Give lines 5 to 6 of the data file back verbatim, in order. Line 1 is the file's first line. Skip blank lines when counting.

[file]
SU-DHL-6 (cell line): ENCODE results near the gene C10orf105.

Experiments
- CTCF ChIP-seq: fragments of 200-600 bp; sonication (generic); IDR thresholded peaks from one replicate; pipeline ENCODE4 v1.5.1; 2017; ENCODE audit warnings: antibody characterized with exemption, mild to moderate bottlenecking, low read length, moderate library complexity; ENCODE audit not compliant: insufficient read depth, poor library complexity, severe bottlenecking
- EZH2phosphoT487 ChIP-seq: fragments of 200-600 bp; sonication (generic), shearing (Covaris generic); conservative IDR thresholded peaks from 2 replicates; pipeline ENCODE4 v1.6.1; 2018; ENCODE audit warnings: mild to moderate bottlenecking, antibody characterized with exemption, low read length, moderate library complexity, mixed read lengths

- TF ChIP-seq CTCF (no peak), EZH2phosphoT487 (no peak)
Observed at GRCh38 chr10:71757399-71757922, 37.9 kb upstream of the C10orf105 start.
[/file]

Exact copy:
- TF ChIP-seq CTCF (no peak), EZH2phosphoT487 (no peak)
Observed at GRCh38 chr10:71757399-71757922, 37.9 kb upstream of the C10orf105 start.